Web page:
At five, I picked up my purse to go home, infinitely pleased with myself for landing this job and already wondering how long it would take me to be promoted to editor.
Ernie Baxter blocked my exit.
“Let’s go for a drink and you can tell me about your first day,” he said. I wanted to go home and celebrate with Michael in our new apartment, a minuscule one-bedroom hidden away in a Chelsea mews, the second floor of a carriage house, with six-foot ceilings and a floor that slanted so much a dropped orange would roll from kitchen to living room.
“Sure,” I said, “That would be great.”
We went around the corner to Bill’s Gay Ninties, a below-sidewalk-level bar that was weirdly outdated even in 1977. Bill’s Gay Nineties was decorated like a phony saloon at a Colorado tourist attraction, a really down-on-its-luck tourist attraction that only survived because it happened to be up the road from the Cave of the Winds or Estes Park. It was a maze of small rooms, with dingy red-flocked wallpaper and dusty chandeliers, staffed by bored waiters in striped shirts, suspenders, and sleeve garters. The bartender had muttonchops and a handlebar mustache.
One drink, I thought, and some gushing about how grateful I am, and I can go home. Ernie let me rattle on and on, and even though I didn’t want it, a second drink appeared before me. I was struggling to get to goodbye, see you tomorrow, to escape from this creepy place, where gray businessmen drank alone and “Sweet Georgia Brown” crackled out of a shitty speaker.
“So,” said Ernie Baxter, “You like the job.” I thought I had made that clear over the past half hour.
“Oh, yes I can’t tell you how much I appreciate what you…”
“You can show me.”
I knew what was coming.
“Why do you think I hired you, Gay?”
Because I can write? Because I put down good money, month after month, to read Viva? Because I dress like Miss Keeton’s poor relation?
Somehow my second drink had disappeared and a third one had taken its place.
“I hired you because I want to go to bed with you. So if you like your job and want to keep it, you know what to do.” Ernie Baxter sat back and looked at me, a raven eying a semi-squashed bug.
This was not the first time I had received a tit-for-tat offer, though never so explicitly. I couldn’t even flutter my eyelashes or act as if I didn’t understand what was going on, my usual response.
“But…but…I have a boyfriend!” was the only thing I could come up with. This got a laugh and a reprieve.
“Okay,” said Ernie Baxter, finishing his drink and then mine. “Maybe not tonight. I’ll give you a few days. Remember, there are plenty of other girls who want this job.”
I stumbled out of Bill’s Gay Nineties and found my way to the subway and the sweet Chelsea apartment that had claimed all of our savings. Michael threw open the door, beer in hand, and swept me up in a ridiculously happy hug. “How was it? Is it great?”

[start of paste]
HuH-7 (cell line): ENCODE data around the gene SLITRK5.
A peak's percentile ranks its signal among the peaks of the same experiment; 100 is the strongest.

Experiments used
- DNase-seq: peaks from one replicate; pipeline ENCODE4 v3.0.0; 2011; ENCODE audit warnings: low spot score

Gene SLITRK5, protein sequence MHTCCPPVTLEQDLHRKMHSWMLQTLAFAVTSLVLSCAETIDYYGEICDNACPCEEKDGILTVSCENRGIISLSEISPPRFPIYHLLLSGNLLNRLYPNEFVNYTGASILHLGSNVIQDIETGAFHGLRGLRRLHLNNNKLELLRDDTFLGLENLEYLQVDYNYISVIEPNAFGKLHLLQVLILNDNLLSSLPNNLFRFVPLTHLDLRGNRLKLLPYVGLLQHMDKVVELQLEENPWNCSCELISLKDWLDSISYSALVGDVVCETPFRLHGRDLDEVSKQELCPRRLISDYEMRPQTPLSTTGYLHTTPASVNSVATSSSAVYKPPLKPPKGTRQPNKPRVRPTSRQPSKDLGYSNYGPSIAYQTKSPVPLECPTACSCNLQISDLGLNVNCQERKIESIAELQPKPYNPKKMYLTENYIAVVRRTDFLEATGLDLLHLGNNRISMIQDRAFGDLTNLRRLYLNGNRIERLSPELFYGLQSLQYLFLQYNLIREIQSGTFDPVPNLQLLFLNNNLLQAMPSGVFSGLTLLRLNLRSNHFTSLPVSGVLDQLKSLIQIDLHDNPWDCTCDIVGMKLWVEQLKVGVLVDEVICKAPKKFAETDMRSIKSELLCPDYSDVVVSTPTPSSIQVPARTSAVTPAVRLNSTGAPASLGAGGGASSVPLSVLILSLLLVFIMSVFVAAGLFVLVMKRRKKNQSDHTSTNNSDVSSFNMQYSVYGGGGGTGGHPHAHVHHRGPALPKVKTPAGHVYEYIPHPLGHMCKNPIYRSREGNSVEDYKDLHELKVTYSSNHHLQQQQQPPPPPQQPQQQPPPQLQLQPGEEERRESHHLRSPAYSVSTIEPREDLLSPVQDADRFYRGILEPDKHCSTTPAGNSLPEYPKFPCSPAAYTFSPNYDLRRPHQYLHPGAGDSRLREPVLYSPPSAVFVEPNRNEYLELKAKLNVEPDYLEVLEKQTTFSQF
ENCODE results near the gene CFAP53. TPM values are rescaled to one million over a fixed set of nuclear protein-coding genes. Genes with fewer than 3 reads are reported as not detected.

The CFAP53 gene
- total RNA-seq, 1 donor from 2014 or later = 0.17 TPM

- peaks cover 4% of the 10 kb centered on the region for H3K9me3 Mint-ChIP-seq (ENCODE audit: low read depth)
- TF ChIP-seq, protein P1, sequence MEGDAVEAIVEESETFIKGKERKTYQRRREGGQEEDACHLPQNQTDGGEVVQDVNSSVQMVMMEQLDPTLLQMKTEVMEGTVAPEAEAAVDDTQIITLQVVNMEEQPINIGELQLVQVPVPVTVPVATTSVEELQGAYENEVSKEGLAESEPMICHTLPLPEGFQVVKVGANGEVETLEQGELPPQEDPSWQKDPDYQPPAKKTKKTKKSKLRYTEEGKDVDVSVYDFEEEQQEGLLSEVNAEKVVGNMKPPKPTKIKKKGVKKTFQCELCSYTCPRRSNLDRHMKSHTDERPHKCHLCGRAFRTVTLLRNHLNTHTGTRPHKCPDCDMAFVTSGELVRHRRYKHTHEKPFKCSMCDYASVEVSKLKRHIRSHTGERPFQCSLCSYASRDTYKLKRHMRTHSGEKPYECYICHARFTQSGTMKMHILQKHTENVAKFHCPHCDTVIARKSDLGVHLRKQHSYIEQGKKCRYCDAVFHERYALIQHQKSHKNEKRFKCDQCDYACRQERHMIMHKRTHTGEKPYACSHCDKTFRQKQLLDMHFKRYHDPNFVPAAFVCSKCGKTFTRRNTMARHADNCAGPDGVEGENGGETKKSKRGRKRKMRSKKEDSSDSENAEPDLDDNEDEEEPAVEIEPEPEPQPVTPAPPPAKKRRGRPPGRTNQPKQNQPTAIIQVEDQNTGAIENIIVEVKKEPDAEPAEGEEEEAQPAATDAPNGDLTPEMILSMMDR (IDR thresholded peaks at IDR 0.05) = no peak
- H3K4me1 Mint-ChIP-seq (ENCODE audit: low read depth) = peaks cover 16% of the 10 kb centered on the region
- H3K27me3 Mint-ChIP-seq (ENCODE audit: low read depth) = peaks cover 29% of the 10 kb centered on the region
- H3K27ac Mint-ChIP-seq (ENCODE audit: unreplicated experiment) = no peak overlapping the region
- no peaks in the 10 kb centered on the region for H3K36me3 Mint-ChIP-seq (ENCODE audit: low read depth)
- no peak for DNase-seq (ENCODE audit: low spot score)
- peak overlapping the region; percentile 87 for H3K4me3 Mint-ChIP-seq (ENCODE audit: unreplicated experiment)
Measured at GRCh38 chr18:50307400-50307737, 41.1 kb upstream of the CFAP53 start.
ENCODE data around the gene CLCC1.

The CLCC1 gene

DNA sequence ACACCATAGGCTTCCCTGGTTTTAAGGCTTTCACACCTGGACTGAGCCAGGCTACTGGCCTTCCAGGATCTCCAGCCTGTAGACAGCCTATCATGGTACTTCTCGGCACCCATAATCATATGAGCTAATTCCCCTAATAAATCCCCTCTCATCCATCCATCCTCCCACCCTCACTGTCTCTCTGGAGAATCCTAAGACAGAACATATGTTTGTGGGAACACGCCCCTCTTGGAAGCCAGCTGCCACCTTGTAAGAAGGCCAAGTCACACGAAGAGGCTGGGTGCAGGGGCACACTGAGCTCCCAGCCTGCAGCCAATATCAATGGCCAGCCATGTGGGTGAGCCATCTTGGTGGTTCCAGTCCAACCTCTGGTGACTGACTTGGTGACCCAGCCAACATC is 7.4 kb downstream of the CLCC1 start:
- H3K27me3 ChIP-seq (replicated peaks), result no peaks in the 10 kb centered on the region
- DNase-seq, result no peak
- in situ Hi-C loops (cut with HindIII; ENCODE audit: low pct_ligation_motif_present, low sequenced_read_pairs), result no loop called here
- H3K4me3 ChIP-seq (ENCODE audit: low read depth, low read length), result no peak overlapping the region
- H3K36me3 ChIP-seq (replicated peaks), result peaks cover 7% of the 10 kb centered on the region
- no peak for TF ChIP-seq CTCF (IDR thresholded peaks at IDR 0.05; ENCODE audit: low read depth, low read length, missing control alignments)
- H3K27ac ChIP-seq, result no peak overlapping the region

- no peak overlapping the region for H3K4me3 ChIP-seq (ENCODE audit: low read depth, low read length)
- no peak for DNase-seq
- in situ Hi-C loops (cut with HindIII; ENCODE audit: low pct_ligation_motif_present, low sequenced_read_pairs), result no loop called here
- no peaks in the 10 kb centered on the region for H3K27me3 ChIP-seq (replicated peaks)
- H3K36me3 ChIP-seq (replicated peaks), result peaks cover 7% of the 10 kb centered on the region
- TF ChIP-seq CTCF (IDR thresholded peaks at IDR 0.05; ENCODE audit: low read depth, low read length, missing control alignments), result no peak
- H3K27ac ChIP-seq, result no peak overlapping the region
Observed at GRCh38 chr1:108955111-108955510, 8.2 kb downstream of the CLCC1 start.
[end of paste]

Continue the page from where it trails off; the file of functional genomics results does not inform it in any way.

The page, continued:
“Yeah it’s really, ah, good.”
I tried desperately to think of something amusing or interesting that had happened, but all I could visualize was an image of that message spindle, with me impaled between pink paper slips. “Kathy — Miss Keeton — wasn’t there. I met some nice people. The guy who hired me took me out, I think I drank too much. I have to go to bed.”
All night I lay in bed like a plank of wood reliving the past two days and wondering what I had done wrong. That stupid outfit. I should have worn a business-like skirt and a white blouse with a peter pan collar, like the brunette I replaced. With a bra underneath! I had to go buy a bra. No. That wasn’t it. It was because my writing portfolio was full of nude photos from my Oui magazine gigs; Ernie Baxter must have thought I was coming on to him. Maybe it was something I said? I looked up at the ceiling, which was a few feet about my head, and tried to recall every word I had spoken to Ernie Baxter. I felt guilty and ashamed.
But I went back to the Viva office the next day, back to my little fishbowl. I had decided that when Ernie Baxter came by, twirling his mustachios and demanding his droit de seigneur, I would clutch my bosom and shout no, no, a thousand times no. I figured they’d have to pay me for two days anyway, and did long division on a scrap of paper to see how much that would be. At ten, Miss Keeton showed up and requested a cup of tea and a pack of Virginia Slims. At noon, Ernie Baxter appeared and glowered at me as I handed him the tower of magazine pages Miss Keeton had spent the morning marking up with red pen. At five, I checked the halls to see if the coast was clear and skedaddled home, where I lay awake a second night.
A few days passed. I tried to avoid Ernie Baxter. If I heard his voice in the corridor, I picked the phone and held a one-way conversation while scribbling “crap crap crap” on a message slip.
Somehow I still had a job. I met the other editors and the extremely well-dressed and desperate Viva advertising saleswomen, and a sweaty, unhappy circulation manager. Rowan Johnson, the drunken art director, introduced himself to me several times. I spent a few frantic minutes searching for Miss Keeton when Bob Guccione called, and then was mortified to finally find her in a stall in the ladies. I opened sticky letters from Joliet and waited for one long-winded dirty phone caller to run out of steam so I could say, “Thank you for calling!” and hang up. I reminded Miss Keeton of appointments with her hair dresser, dermatologist, astrologer, interior decorator, and jeweler. I fetched packs of Virginia Slims and made cups of tea. After Miss Keeton left for the day, I went into her office to remove and file every paper from her desk; she liked to start fresh every morning. I looked at that empty white desk and wished my mind were as blank.